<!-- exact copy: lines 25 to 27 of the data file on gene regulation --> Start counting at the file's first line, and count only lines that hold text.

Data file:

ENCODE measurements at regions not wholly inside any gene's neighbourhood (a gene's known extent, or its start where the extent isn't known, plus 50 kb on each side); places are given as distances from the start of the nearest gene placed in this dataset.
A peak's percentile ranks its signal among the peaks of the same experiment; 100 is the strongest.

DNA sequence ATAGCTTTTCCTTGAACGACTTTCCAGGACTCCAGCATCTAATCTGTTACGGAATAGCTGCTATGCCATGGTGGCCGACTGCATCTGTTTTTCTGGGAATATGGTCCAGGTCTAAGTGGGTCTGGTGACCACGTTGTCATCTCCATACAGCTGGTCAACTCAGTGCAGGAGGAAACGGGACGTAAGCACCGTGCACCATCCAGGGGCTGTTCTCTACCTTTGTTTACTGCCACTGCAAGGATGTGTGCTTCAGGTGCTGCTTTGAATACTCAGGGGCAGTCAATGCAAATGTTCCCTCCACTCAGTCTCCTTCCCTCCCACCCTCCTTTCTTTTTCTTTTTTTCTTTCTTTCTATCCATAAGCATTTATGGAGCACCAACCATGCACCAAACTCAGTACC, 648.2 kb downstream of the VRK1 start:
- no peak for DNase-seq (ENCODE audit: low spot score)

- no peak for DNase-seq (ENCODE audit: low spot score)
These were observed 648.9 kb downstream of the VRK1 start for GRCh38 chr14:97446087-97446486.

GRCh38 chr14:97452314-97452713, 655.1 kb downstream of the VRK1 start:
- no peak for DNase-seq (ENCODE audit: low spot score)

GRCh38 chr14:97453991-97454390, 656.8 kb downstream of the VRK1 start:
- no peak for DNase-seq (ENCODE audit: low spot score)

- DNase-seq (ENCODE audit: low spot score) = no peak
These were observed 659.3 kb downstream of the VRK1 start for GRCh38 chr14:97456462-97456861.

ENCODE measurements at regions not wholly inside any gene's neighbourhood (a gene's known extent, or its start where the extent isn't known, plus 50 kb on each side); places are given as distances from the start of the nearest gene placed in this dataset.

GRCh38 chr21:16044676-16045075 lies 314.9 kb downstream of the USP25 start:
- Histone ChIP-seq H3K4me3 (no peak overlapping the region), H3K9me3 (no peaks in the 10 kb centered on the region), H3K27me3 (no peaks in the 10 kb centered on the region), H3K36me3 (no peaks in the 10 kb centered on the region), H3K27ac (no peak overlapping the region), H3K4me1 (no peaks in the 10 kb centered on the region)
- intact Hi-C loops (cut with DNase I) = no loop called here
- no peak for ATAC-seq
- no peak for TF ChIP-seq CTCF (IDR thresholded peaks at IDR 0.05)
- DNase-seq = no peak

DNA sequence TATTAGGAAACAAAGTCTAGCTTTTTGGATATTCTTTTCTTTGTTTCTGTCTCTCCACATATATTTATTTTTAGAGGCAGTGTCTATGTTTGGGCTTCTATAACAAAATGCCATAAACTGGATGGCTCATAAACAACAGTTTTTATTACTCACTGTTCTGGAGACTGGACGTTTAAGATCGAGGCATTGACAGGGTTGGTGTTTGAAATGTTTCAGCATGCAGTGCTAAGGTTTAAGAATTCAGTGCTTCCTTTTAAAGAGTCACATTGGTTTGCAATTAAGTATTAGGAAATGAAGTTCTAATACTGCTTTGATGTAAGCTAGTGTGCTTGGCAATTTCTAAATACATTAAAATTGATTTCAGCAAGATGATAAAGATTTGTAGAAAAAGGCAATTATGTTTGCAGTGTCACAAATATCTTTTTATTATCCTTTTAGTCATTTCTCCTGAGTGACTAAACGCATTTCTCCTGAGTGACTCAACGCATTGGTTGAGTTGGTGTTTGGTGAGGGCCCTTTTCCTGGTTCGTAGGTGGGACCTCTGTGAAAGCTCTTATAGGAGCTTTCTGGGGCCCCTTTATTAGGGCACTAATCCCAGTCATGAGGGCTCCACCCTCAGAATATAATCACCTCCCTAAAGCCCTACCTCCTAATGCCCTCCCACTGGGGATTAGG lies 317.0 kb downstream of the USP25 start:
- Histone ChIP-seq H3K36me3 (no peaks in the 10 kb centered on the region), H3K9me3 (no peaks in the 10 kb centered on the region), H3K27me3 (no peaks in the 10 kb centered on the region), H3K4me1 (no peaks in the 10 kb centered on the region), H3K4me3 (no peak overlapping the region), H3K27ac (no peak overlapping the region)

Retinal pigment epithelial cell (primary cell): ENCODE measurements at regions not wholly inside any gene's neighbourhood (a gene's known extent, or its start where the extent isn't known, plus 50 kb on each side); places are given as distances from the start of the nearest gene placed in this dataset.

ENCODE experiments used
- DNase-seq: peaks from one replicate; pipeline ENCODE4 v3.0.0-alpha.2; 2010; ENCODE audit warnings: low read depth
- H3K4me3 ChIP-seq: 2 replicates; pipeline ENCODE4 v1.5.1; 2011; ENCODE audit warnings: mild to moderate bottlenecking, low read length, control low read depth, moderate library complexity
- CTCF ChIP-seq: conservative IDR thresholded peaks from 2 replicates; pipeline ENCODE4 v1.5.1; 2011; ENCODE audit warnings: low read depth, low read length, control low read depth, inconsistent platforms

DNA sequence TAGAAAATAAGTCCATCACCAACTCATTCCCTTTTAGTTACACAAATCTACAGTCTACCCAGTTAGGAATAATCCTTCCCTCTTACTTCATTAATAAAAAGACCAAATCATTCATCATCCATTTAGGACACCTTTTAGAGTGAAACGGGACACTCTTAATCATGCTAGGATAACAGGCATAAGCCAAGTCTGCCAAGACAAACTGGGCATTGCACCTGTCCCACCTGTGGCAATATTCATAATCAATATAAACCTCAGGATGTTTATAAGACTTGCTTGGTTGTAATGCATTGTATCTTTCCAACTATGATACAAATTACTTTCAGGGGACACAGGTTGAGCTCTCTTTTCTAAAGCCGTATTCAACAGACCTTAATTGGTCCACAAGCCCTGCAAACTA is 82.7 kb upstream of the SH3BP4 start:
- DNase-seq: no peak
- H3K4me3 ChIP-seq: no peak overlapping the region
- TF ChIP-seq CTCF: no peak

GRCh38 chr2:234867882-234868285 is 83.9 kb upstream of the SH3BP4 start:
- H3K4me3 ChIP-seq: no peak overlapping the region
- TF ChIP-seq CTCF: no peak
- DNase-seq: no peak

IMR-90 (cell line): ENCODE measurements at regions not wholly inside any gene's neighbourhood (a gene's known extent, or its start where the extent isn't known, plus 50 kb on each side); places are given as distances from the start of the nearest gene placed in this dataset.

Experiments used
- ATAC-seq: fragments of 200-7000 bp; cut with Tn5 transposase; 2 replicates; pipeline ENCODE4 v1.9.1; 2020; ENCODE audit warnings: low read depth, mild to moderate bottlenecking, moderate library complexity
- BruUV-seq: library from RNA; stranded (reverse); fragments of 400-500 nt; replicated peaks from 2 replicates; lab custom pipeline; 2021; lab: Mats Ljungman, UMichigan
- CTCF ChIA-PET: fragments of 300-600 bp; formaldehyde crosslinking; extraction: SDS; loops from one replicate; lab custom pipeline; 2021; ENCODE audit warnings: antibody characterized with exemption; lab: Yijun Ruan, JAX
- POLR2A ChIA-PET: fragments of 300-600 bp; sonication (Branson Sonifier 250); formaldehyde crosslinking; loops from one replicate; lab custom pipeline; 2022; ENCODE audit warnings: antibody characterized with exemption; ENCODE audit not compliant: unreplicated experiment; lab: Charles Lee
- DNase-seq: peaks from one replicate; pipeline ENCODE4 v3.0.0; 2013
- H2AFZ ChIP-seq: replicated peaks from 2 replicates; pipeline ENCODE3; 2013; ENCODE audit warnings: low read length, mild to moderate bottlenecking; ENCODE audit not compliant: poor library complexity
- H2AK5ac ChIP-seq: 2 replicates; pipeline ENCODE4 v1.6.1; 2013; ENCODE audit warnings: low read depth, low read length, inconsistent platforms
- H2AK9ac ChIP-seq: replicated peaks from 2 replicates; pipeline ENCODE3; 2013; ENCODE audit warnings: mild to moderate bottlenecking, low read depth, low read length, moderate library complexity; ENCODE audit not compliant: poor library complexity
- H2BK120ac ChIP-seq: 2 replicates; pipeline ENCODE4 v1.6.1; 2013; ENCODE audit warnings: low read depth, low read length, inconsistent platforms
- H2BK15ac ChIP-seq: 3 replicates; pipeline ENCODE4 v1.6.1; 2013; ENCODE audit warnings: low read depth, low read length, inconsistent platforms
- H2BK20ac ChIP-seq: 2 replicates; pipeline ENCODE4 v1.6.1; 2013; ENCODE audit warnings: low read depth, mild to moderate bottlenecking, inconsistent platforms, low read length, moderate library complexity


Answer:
- H3K4me3 ChIP-seq: 2 replicates; pipeline ENCODE4 v1.5.1; 2011; ENCODE audit warnings: mild to moderate bottlenecking, low read length, control low read depth, moderate library complexity
- CTCF ChIP-seq: conservative IDR thresholded peaks from 2 replicates; pipeline ENCODE4 v1.5.1; 2011; ENCODE audit warnings: low read depth, low read length, control low read depth, inconsistent platforms

DNA sequence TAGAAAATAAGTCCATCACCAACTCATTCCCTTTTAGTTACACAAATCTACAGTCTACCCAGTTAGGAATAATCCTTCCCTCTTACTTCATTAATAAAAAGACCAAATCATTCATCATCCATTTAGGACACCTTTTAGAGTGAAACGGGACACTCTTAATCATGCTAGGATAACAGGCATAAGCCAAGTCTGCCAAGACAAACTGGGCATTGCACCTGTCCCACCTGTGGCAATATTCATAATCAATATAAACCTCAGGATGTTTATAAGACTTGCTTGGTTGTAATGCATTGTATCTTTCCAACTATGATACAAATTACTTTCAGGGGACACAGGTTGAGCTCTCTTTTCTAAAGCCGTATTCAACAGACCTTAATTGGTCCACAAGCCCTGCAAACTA is 82.7 kb upstream of the SH3BP4 start: